This has already been one of those years. One of those years where I make really big, important changes to my behavior, to my choices, to myself. I've learned a lot. I've lost a lot. I've gained a lot. I've made a few new friends, or rather spent more quality time with a select few and really made a conscious decision to get to know them better. Some of those friends, I realized, need to not be a part of my life any longer. It's the best for them, and it's the best for me. This has something to do with that whole, "never end the question, never question the end" that's been my bi-line for this blog recently. To digress for a moment, I should credit the author of those lines: Peter from Chicago, who sadly passed away a few years ago. I spent a weekend in Chicago for the Summer Solstice Festival at the contemporary museum of art there in the Summer of 2000. My friend Jeff introduced me to Peter, who revealed some personal knowledge to me during one of those days. He shared "The Rules" with me. These were a set of rules for living that he and a few of his friends concocted. I can't remember all of "The Rules" although, I remember writing them down on the back of one of my notebooks for school, which is somewhere in my basement, but I can't find it. So, anyhow, these are the ones I can remember (and they might not be word for word as Peter had said them):
Do everything in life with all the passion of your soul.
Always play naked in the rain.
Never end the question.
Never question the end.
But, Jeff remembers them as:
Do everything with all the Energy and Passion your Aura has to offer.
Always run naked in the rain.
Never end the Question.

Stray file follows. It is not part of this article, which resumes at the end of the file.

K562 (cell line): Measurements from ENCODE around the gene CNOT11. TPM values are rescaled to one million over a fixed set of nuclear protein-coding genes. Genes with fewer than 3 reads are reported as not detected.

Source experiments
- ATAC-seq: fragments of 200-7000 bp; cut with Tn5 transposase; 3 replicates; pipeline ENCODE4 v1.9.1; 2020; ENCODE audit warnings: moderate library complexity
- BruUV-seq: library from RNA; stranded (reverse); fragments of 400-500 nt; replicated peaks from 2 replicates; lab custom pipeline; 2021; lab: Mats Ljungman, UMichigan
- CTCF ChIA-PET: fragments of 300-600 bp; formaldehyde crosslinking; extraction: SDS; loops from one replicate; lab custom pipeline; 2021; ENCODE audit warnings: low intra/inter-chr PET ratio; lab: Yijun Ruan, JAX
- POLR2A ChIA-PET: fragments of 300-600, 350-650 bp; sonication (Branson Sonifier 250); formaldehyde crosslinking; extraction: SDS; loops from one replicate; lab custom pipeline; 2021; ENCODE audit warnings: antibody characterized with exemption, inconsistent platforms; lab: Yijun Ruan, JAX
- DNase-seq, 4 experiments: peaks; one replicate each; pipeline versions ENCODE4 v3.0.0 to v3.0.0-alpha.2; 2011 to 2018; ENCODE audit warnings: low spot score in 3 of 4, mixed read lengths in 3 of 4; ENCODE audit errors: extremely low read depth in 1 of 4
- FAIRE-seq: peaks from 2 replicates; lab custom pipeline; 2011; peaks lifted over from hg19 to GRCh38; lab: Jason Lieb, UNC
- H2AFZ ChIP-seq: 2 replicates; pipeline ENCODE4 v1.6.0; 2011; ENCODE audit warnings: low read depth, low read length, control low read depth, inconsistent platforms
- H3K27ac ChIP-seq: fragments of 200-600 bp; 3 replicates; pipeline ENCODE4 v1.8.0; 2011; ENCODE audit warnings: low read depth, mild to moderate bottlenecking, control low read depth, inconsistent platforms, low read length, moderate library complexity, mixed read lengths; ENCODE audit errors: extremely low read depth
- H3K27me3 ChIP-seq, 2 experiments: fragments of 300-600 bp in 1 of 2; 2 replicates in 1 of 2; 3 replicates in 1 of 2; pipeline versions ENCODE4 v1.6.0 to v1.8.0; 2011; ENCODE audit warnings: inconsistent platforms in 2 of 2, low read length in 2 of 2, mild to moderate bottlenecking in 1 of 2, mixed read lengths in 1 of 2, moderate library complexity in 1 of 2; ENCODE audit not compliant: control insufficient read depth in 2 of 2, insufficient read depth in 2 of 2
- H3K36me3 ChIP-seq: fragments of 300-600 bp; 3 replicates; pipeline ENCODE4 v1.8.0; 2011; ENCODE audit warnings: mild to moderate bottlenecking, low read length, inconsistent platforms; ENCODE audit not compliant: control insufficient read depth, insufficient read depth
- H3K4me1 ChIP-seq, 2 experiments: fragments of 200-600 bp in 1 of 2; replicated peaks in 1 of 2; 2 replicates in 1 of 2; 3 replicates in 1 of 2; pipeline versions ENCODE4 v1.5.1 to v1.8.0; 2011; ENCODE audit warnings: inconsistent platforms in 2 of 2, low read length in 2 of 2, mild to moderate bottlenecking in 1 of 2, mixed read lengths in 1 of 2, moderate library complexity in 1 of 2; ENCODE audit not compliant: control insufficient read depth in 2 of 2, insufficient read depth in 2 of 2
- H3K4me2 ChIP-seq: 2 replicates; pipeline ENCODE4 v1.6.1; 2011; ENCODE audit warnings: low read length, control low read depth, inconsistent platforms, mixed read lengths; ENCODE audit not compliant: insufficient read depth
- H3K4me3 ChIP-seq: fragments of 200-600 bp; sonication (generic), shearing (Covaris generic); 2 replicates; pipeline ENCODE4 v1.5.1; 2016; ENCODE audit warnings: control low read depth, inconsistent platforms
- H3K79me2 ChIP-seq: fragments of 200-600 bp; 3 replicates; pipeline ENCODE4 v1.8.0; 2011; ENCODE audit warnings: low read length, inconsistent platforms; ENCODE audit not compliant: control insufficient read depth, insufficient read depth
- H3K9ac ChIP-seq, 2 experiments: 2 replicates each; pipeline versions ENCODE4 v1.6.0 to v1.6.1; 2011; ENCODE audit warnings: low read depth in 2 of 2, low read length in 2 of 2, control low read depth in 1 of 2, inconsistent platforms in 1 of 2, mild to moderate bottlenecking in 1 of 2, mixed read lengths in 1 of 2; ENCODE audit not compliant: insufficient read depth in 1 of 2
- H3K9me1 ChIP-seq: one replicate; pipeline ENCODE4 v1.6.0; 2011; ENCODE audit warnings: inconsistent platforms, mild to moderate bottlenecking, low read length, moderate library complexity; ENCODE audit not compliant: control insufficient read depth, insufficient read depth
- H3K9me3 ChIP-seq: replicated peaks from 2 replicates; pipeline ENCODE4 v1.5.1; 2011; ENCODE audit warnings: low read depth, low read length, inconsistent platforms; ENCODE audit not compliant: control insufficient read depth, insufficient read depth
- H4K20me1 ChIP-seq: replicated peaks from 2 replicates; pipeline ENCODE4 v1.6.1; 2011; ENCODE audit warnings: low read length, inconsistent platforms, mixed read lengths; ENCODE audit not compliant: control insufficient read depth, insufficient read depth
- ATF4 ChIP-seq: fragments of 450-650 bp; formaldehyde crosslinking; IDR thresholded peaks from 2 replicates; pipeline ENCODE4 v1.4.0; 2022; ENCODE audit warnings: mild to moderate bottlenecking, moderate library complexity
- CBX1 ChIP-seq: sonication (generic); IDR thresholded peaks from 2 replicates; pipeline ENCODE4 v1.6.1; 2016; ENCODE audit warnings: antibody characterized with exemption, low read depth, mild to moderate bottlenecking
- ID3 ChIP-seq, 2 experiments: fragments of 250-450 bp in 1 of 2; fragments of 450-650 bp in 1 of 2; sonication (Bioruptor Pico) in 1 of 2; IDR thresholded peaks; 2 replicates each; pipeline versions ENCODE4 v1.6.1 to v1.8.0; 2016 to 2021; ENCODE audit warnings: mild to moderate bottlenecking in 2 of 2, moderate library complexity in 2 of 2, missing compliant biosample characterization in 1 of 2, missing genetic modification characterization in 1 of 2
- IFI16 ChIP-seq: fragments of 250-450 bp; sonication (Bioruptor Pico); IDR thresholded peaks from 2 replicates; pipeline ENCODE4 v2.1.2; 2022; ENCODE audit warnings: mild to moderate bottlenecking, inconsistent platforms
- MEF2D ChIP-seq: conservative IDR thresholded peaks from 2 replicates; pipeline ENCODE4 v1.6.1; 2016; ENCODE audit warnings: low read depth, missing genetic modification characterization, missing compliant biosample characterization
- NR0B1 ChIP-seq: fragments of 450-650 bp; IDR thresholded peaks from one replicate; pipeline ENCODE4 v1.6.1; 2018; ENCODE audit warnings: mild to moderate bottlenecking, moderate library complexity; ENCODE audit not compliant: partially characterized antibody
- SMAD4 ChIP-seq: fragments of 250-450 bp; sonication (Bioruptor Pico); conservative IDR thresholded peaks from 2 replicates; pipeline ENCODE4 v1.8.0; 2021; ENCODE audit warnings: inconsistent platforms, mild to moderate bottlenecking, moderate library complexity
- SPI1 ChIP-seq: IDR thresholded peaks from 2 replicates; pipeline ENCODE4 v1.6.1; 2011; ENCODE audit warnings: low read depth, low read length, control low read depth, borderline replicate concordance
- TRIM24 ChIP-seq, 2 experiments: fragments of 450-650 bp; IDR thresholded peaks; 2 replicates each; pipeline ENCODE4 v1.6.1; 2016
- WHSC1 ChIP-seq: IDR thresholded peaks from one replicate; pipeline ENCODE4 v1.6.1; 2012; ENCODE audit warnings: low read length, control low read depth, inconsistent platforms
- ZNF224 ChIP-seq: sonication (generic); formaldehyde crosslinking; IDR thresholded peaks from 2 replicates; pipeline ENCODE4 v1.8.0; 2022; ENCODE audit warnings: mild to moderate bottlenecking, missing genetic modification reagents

Never question the End.
And there are one or two other ones that we cannot remember at this time. Maybe we never will. So, in any event... I've thought about those rules for the past six years and tried to apply them to my life wherever possible. So, the other day I'm at my uncle Bob's wake (he, my father's youngest brother, died of pancreatic cancer quite suddenly at the age of 53) and my aunt starts talking to me about the Bible and she shared with me that Galatians quote that I posted a few days ago. And then on Friday morning, we had the funeral mass, which was the first time I'd been to church in quite a while and it was extra comforting since it was held at St. Francis de Sales... the church that I had attended, read the readings at, and been an altar boy at during grade school. I felt extremely honored to be asked by my dad and Aunt Ruthanne to be a pall bearer. After the funeral, our family met at a local restaurant and while we were about to leave after lunch, my Aunt Anne was handing out multiple copies of this book, The Purpose Driven Life by Rick Warren. She asked that after we read it, we sign our name on the inside of the book cover and pass it on to another family member and ask them to do the same. I thought, what a sweet idea. Then, at future family gatherings and holidays we'll have something else to talk about and we'll hopefully all be on more of the same "page," if you will (excuse my awful attempt at humor, it doesn't get much deeper than puns I'm sorry to divulge.) So, this book is pretty cool, although the religiousness is a bit overbearing or at least heavy-handed at times, but heck, if it'll help me figure out some of this thing called life, then I'm all about it. You're supposed to read one chapter a day and reflect on it all day. It's supposed to help you find the purpose of your life. Sounds good to me, actually, since I've been wondering what this whole thing (my life) was about for quite some years now. I've found an online copy, so if you want to check it out, Google "The Purpose Driven Life" and click the first link (the one with books.google.com in the URL). I'll let you know what I think about this whole thing (the book) in about 38 more days.